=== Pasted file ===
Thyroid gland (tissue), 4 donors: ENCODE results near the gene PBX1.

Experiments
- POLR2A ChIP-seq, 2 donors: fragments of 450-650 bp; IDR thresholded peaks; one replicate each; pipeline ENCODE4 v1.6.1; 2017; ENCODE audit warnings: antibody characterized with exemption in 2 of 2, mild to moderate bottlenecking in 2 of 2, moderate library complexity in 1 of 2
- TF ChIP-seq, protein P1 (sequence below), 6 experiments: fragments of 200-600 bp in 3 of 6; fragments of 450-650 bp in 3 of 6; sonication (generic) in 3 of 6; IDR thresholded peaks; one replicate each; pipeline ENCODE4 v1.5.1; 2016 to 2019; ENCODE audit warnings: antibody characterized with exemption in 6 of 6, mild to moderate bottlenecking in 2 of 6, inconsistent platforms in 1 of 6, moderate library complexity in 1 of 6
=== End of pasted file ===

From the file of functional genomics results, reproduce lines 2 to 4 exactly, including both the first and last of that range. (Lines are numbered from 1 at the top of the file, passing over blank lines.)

Experiments
- POLR2A ChIP-seq, 2 donors: fragments of 450-650 bp; IDR thresholded peaks; one replicate each; pipeline ENCODE4 v1.6.1; 2017; ENCODE audit warnings: antibody characterized with exemption in 2 of 2, mild to moderate bottlenecking in 2 of 2, moderate library complexity in 1 of 2
- TF ChIP-seq, protein P1 (sequence below), 6 experiments: fragments of 200-600 bp in 3 of 6; fragments of 450-650 bp in 3 of 6; sonication (generic) in 3 of 6; IDR thresholded peaks; one replicate each; pipeline ENCODE4 v1.5.1; 2016 to 2019; ENCODE audit warnings: antibody characterized with exemption in 6 of 6, mild to moderate bottlenecking in 2 of 6, inconsistent platforms in 1 of 6, moderate library complexity in 1 of 6